One of the most interesting of Beethoven's body of writings is his diary, or "Tagebuch". It was written between 1812 and 1818. Sadly the original manuscript is missing, but what we have left are handwritten copies of it by early Beethoven biographers. In it, he jots down proverbs, money lending accounts, shopping lists, favorite passages from poems and plays...nowadays we have these things called blogs instead of diaries. Except that blogs are public of course...
Anyway, here are some sample Tagebuch entries along the lines of "Beethoven's Chicken Soup for the Soul", or maybe "Dear Ludwig"...
(Entries with quotes are not B's own words, but something he is quoting; text in parentheses is my own humble commentary)
5. "Speech is like silver, but to be silent at the right moment is pure gold."
6. "Don't waste time with bad people."
7. The best way not to think of your woes is to keep busy.
10. How should Eleison be pronounced in Greek?
(B set it as E-lei-son in the Missa Solemnis)
16. I have to show the English a little of what a blessing "God Save the King" is.
(B wrote 7 Variations (in C major) on 'God save the King' WoO.78)
19. Shoe brushes for polishing when somebody visits.
25. There is much to be done on earth, do it soon!
26. For Fate gave Man the courage to endure to the end.
30. Hatred recoils upon those who harbor it.
32. 7 pairs of boots.
34. Never outwardly show people the contempt they deserve, because one cannot know when one may need them.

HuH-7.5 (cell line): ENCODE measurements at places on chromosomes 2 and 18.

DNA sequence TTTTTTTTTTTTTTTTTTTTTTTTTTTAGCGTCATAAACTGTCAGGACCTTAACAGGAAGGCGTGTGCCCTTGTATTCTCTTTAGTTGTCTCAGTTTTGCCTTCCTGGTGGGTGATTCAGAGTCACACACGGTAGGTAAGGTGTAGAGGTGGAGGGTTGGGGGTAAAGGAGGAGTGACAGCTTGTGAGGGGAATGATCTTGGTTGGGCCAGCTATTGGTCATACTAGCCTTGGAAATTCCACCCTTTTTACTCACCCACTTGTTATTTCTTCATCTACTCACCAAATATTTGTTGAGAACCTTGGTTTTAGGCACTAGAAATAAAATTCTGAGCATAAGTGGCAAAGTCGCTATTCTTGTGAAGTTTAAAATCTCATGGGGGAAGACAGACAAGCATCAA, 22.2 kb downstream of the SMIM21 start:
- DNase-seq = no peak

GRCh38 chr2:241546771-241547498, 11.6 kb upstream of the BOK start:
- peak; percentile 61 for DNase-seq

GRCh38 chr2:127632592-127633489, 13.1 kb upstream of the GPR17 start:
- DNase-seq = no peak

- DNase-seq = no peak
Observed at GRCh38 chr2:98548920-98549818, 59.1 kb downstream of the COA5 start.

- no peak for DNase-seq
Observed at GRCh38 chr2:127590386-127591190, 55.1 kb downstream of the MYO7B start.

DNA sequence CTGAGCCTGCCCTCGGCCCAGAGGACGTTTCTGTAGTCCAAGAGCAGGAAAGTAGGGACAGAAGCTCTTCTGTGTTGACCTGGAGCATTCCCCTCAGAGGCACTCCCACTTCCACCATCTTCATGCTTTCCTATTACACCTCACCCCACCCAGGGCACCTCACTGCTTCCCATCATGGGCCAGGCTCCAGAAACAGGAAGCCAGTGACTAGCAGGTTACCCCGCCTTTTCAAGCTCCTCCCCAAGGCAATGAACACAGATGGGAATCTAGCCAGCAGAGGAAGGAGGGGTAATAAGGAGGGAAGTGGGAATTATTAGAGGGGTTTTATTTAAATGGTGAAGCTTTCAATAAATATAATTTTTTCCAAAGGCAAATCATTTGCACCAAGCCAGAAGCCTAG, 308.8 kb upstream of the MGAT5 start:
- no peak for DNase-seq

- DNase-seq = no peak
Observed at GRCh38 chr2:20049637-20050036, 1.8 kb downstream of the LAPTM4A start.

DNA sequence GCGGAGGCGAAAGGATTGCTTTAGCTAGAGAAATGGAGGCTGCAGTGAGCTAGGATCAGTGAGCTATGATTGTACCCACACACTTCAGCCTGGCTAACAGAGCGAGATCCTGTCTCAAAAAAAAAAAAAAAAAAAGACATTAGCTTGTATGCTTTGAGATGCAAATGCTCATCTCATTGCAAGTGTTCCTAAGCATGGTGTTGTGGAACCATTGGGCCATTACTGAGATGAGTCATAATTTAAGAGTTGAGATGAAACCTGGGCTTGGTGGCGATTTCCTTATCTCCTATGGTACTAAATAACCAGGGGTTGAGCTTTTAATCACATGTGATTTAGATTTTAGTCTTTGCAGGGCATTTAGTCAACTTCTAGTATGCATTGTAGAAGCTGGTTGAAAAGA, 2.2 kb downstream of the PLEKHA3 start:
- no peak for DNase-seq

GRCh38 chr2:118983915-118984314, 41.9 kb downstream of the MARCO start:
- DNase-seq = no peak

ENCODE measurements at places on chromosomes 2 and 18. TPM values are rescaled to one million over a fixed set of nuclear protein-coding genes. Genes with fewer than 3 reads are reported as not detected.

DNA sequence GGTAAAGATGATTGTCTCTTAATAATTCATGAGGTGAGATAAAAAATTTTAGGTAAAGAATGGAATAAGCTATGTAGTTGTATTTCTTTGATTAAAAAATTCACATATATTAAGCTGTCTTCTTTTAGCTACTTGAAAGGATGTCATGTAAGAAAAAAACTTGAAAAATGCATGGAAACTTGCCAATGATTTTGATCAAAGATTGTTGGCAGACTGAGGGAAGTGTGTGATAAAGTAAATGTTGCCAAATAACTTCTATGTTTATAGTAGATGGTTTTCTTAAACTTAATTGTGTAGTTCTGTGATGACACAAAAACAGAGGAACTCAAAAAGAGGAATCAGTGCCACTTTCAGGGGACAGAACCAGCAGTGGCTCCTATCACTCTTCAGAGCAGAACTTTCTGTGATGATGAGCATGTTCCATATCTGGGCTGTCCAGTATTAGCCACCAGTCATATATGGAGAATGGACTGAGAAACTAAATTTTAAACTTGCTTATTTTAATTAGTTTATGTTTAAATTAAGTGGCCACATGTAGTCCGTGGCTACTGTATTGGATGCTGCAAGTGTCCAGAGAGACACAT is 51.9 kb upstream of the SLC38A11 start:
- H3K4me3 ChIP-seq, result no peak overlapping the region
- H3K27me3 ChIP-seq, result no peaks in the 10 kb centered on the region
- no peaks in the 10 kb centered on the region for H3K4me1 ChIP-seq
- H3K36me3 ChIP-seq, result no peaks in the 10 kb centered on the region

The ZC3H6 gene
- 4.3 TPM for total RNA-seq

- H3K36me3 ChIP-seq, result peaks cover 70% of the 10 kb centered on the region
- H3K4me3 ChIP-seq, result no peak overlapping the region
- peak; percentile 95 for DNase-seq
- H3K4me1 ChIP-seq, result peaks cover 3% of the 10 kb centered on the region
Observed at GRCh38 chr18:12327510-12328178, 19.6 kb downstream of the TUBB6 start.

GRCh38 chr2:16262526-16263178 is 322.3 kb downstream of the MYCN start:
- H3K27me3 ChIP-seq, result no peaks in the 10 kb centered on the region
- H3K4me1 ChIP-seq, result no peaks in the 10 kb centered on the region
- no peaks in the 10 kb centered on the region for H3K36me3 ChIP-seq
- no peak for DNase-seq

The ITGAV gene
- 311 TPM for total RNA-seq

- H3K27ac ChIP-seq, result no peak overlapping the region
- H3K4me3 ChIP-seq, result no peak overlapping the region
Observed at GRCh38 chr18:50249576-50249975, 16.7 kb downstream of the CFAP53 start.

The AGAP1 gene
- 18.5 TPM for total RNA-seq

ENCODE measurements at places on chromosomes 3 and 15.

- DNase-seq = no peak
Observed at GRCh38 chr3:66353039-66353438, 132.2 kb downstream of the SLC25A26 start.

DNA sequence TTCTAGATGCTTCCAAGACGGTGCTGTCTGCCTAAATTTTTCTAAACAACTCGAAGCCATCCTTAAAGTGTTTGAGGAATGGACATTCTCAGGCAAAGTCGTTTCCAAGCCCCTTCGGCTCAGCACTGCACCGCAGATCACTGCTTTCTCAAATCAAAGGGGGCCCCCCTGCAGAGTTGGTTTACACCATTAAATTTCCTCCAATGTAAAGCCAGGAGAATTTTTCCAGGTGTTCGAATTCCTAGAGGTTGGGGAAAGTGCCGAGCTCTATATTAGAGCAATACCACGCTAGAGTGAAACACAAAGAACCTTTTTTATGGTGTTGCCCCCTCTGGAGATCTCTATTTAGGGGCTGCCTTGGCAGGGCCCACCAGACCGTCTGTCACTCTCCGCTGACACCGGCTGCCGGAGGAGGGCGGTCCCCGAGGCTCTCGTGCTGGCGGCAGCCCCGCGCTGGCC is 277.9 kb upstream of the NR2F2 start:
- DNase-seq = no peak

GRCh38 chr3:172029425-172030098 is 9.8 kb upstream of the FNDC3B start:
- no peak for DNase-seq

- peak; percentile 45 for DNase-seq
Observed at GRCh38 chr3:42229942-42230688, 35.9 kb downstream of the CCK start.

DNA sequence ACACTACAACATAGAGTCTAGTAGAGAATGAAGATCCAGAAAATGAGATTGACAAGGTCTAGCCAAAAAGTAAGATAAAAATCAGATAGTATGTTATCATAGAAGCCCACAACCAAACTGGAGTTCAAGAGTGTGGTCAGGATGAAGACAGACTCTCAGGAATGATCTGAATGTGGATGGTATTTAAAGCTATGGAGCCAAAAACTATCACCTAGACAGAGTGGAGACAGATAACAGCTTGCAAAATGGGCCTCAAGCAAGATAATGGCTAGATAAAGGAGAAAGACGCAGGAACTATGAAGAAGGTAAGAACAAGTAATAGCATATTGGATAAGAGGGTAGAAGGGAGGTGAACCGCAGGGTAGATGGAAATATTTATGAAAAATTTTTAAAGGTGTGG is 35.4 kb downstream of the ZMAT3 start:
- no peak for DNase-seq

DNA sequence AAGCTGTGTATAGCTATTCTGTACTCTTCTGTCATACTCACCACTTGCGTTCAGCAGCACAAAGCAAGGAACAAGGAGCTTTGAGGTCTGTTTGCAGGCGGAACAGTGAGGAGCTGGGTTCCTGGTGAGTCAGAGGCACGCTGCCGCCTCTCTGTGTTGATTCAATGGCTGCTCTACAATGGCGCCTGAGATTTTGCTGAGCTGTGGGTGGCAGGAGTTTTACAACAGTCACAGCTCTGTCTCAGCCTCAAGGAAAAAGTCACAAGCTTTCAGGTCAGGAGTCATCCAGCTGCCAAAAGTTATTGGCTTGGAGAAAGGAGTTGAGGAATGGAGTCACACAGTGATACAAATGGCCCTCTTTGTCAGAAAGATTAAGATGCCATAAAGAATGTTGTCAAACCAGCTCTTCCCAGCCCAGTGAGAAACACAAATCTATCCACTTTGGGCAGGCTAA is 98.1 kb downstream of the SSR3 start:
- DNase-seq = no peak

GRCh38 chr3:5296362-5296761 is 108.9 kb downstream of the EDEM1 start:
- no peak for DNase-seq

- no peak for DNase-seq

(Clearly would not have made it as a blog entry. Can you imagine John Adams writing that on his blog?)
38. 34 bottles of wine from Countess Erdody.
48. Always study from half past 5 until breakfast.
(Extremely dedicated for someone in his mid-40s.)
70. About a library: large books must stand upright and in such a way that one can easily grasp them.
84. Leave aside operas and everything else, write only in your manner.
(In other words, go your own way and to hell with the public demand.)
109. Never again live alone with one servant, it is and remains hazardous; just imagine the situation where the master falls ill and the servant perhaps does too.
(I prohibit my servants from getting ill.)
110. The shortest way to avoid cheating is to order from a particular restaurant.
122. Sensual gratification without a spiritual union is and remains bestial, afterwards one has no trace of noble feeling but rather remorse.
(Not sure how often one should feel 'noble' afterwards, under any circumstances....)
126. Tranquility and freedom are the greatest treasures.
156. A separate rack for Handel.
(I'm assuming he means his bound 1st edition copies of Handel scores and not his CD collection.)
167. Troglodytes = cave-dwellers.
My transcriptions of B's Tagebuch come from Maynard Solomon's "Beethoven Essays" (Harvard). Recommended, at the very least for just for the complete Tagebuch and Mr. Solomon's much more erudite commentary.
(some excerpts from Google books below)